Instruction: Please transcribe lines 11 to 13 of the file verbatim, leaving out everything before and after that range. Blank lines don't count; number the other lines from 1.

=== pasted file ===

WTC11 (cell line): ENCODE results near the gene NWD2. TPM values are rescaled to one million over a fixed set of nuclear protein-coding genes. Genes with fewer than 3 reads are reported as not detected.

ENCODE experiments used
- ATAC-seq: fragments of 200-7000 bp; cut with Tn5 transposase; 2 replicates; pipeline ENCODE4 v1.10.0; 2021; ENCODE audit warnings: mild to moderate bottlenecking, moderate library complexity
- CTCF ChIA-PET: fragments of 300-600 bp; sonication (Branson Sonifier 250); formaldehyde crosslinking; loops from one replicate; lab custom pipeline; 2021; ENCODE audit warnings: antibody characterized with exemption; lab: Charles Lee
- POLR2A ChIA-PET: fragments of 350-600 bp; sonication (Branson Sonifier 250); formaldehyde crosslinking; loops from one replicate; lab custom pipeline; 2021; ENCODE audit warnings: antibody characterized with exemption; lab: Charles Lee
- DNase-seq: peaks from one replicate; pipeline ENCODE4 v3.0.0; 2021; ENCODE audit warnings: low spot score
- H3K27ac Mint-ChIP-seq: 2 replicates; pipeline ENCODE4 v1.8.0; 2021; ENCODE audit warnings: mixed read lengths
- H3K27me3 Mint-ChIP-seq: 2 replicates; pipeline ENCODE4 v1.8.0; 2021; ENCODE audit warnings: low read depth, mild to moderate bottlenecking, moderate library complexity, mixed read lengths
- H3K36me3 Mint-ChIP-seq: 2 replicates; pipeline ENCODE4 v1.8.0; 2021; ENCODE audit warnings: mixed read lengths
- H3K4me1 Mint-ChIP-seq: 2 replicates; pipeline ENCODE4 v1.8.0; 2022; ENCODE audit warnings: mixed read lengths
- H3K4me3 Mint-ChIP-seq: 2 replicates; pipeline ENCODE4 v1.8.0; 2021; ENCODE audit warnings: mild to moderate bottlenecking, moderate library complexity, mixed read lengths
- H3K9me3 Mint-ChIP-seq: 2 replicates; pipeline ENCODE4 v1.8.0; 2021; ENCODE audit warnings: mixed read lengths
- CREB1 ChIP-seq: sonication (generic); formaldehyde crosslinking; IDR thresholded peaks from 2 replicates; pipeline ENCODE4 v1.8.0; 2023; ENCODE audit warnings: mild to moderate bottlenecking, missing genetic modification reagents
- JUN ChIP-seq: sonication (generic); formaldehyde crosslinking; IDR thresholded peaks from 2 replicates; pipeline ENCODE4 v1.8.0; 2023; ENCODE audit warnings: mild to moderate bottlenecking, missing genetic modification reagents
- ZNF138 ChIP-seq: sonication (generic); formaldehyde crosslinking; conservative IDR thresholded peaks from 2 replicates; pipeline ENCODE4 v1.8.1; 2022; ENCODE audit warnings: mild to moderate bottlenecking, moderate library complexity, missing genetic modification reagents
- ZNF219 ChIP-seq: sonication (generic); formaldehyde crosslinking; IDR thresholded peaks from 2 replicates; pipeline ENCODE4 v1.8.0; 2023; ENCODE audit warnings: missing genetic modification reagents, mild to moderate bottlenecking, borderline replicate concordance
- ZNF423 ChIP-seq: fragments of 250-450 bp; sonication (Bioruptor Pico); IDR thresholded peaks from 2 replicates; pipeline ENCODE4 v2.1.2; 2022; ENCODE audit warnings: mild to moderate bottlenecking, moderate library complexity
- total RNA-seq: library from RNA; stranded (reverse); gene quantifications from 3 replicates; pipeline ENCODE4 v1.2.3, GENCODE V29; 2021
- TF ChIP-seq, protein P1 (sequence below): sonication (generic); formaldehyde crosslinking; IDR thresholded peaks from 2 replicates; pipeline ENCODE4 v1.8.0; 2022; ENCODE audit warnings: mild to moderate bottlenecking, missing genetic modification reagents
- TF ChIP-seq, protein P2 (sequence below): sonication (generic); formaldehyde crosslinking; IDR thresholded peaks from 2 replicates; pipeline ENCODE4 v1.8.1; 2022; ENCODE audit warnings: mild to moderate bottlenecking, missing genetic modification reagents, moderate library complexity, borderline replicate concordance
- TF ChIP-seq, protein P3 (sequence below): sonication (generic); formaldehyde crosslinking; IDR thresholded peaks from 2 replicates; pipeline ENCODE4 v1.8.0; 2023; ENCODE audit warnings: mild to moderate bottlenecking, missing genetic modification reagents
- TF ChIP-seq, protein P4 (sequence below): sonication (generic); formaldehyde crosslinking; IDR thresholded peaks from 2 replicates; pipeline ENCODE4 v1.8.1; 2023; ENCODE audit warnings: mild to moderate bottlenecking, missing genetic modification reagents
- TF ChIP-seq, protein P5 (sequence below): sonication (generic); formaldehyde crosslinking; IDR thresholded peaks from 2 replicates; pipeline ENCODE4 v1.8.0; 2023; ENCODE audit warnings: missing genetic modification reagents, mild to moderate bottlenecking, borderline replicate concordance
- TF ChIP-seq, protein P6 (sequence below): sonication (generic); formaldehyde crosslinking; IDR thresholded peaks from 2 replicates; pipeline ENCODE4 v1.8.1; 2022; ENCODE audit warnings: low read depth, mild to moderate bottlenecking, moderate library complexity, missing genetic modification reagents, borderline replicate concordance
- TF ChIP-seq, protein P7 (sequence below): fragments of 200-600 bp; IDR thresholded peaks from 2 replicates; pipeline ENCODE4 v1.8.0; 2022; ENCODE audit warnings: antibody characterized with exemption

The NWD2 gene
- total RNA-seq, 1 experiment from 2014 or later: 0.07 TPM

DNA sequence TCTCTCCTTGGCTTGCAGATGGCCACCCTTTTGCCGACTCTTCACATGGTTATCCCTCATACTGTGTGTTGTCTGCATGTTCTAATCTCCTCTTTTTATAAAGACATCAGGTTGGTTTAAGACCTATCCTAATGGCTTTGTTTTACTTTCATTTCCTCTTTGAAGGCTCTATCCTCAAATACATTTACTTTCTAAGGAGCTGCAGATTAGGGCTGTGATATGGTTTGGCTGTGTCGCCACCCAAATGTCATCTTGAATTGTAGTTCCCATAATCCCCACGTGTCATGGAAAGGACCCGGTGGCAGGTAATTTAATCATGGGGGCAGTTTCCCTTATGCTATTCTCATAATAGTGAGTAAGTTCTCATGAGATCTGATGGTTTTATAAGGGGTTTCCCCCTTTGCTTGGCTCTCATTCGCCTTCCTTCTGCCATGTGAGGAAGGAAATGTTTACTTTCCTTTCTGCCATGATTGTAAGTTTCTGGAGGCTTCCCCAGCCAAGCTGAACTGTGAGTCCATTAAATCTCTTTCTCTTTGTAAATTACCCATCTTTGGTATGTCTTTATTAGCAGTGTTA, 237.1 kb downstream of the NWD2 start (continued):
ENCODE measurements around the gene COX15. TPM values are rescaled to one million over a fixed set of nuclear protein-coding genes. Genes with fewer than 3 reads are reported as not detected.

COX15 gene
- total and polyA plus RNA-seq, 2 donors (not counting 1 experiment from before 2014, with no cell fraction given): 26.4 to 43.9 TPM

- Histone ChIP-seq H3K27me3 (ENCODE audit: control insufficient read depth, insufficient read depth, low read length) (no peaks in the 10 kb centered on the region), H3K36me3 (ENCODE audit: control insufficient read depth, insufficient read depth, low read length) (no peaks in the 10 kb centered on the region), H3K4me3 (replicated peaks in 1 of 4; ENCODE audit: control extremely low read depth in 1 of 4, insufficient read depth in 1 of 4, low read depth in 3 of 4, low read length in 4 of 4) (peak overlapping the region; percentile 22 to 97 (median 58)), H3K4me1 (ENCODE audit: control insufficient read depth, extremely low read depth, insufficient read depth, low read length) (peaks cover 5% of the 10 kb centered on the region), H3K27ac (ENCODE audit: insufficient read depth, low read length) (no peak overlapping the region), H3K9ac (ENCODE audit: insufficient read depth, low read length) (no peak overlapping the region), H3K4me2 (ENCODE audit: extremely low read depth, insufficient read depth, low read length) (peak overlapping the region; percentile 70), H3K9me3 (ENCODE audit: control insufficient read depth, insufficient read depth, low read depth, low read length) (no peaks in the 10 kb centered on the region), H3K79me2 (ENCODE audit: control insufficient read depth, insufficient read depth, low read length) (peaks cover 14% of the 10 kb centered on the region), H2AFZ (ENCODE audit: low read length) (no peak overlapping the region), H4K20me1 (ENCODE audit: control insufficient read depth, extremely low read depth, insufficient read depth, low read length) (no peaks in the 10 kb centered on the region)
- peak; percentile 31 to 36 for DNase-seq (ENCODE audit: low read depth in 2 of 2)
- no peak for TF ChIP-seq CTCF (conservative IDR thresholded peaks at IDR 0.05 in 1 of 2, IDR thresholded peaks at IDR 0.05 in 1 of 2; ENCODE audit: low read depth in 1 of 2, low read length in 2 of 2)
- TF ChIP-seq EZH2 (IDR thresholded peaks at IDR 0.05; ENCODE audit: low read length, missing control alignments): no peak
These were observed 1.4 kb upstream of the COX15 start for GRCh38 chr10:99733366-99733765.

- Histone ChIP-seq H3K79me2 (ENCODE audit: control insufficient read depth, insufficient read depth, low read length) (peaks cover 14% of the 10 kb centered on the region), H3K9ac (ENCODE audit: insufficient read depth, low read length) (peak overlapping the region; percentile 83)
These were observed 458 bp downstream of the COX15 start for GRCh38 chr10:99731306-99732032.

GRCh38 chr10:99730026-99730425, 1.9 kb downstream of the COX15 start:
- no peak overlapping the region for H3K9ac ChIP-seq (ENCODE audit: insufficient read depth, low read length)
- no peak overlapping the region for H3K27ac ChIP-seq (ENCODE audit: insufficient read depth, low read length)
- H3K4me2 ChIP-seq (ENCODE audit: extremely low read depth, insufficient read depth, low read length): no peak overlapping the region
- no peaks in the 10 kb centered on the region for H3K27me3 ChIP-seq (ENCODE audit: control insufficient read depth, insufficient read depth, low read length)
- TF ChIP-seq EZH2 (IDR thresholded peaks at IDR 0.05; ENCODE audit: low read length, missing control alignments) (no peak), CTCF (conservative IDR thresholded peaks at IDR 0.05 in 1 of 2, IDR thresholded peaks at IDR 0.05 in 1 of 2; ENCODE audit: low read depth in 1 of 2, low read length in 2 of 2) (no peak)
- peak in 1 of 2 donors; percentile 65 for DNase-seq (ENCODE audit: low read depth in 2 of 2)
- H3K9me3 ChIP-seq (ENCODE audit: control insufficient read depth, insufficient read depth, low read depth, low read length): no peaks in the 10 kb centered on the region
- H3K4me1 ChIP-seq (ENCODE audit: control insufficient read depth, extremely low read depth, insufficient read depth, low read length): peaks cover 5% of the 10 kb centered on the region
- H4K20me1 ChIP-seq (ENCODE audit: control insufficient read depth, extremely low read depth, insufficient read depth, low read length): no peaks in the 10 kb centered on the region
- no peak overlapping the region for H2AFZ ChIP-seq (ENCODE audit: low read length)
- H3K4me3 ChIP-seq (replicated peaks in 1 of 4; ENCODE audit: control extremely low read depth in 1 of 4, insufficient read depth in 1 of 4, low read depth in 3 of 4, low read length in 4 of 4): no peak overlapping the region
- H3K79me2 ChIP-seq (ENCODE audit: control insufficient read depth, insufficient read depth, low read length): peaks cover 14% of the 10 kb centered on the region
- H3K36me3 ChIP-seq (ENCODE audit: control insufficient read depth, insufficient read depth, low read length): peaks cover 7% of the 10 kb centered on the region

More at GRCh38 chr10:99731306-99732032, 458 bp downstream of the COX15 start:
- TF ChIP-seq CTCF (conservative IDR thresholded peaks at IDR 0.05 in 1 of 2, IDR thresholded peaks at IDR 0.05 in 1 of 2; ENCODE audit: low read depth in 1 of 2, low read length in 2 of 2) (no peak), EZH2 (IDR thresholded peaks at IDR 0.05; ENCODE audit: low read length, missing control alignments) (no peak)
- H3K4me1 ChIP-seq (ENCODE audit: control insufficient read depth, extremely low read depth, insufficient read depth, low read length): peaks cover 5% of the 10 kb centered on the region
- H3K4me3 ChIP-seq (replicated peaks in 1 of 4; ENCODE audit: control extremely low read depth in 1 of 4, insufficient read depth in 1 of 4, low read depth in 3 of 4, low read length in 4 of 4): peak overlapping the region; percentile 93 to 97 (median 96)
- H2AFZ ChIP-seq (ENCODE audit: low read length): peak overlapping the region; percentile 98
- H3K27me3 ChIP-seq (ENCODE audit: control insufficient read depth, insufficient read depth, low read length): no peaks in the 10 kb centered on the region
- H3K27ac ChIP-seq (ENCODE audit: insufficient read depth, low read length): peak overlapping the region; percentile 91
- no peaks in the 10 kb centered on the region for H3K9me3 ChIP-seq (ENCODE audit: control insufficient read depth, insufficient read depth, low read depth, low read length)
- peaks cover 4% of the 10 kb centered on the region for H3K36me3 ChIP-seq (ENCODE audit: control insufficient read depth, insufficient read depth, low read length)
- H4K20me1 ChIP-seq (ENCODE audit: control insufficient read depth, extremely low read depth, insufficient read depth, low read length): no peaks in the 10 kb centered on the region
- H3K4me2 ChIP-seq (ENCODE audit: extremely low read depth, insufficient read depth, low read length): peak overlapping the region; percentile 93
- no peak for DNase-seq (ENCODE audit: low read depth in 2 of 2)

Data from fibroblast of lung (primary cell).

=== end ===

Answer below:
- H3K4me3 Mint-ChIP-seq: 2 replicates; pipeline ENCODE4 v1.8.0; 2021; ENCODE audit warnings: mild to moderate bottlenecking, moderate library complexity, mixed read lengths
- H3K9me3 Mint-ChIP-seq: 2 replicates; pipeline ENCODE4 v1.8.0; 2021; ENCODE audit warnings: mixed read lengths
- CREB1 ChIP-seq: sonication (generic); formaldehyde crosslinking; IDR thresholded peaks from 2 replicates; pipeline ENCODE4 v1.8.0; 2023; ENCODE audit warnings: mild to moderate bottlenecking, missing genetic modification reagents